Band – Deep Cross/Khost

Album – Split

Country of Origin – USA/UK

Genre – Industrial

Release Date – July 2, 2021

Label – Roman Numeral Records

Author – Hayduke X


Today, we have the pleasure of premiering one track from EACH of the bands involved in the split. There is also a video for each. Be sure to check both videos, then head on over to order the split. I’ll have my full review below the music too.


Khost – Reading Between The Lines


This track is some of the grimiest club music you’ll ever hear. It’s as if Satan opened a nightclub and hired Beelzebub to DJ. Check out the video, but be warned – it’s bleak and sometimes kinda strobe-y.



Deep Cross – Diamond Form


On the flip side, Deep Cross presents post-punk tinged industrial, in a way that is utterly engaging. It feels like rolling in the ashes of a burnt out city, then alternately crying and laughing. The strobe warning applies here as well.



Full Review


Many years ago, I used to be a fairly big fan of industrial music and other dark, angry electronica. This was in the mid-90s when the music was angry, bleak, subversive, and felt dangerous. Since then, the genre has evolved (which is only right), but it was transformed into something that doesn’t do much for me. I think the easiest way to put it is that modern industrial has lost its edge. Mostly more electronic than metal these days, the genre generally fails to capture and hold my interest. That said, there are exceptions. This split demonstrates the different takes of two such exceptions.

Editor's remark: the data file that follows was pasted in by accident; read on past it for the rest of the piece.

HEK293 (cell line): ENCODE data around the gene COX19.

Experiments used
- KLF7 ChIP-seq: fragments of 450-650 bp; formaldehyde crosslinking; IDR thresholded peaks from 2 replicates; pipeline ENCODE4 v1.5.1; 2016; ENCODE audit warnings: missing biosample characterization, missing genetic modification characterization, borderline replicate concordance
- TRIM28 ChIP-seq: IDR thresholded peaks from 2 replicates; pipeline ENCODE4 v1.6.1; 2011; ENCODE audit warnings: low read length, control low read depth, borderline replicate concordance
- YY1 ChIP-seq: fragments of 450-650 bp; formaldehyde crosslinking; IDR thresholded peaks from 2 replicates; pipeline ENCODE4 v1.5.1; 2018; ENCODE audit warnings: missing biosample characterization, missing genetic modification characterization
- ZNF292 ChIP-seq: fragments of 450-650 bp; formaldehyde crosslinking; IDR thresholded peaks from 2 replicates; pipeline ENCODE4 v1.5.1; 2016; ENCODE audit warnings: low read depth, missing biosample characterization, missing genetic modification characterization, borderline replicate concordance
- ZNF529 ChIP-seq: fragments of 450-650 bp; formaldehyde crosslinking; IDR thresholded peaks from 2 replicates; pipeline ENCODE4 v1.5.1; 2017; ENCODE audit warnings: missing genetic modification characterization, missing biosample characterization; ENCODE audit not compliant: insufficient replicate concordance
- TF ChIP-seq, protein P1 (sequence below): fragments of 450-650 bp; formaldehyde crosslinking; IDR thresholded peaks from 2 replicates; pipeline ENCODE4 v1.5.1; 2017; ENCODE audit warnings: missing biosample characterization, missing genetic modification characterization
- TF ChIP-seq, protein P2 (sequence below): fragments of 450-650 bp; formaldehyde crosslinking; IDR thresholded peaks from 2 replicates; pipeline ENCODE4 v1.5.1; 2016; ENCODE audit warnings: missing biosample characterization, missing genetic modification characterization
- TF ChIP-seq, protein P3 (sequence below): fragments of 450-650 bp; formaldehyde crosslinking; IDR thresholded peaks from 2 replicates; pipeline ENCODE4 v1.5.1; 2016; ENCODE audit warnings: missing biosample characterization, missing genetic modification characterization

Khost hails from the UK and present a more traditional (read, ‘closer to the stuff I used to obsess over’) feel to them. Their three tracks are bleak and nightmarish mid-tempo bangers that have me nodding along in rhythm. There is an oppressive feel to the tracks, and they they also feel danceable – if you fancy leather bondage gear. These three tracks suggest them to be worthy descendants of the industrial scene of old.


Deep Cross, from Texas in the US, present a bit more openness and accessibility by weaving post-punk texture into the mix, especially in some of the vocal attack. Make no mistake, their three tracks are also bleak and dark, but perhaps lean a little more towards a mix of grief and anger, versus the spiteful anger of Khost. Though this project is more of a hybrid, it still holds the flag of industrial high by being exceptionally gripping. 


None of these six tracks will let you down. I’m on my fourth near-consecutive listen, through the process of preparing for and writing this review. I only find myself deeper in – no boredom, no wish for something else. My hope is that more modern industrial will once again find the harrowing, ominous soul of the genre, as these two projects clearly have.


Find preorders through the label Roman Numeral Records



Biography:  Hayduke X has been writing for MoshPitNation since June of 2016. He is also a contributor to The Metal Wanderlust. Prior to joining the MoshPitNation team, Hayduke published reviews on his own blog Rage and Frustration. In addition, he has DJ’ed an online metal radio show of the same name as his blog, written for, done interviews for Metal Rules, and collaborated with The Art of B Productions to create video interviews with a wide variety of bands.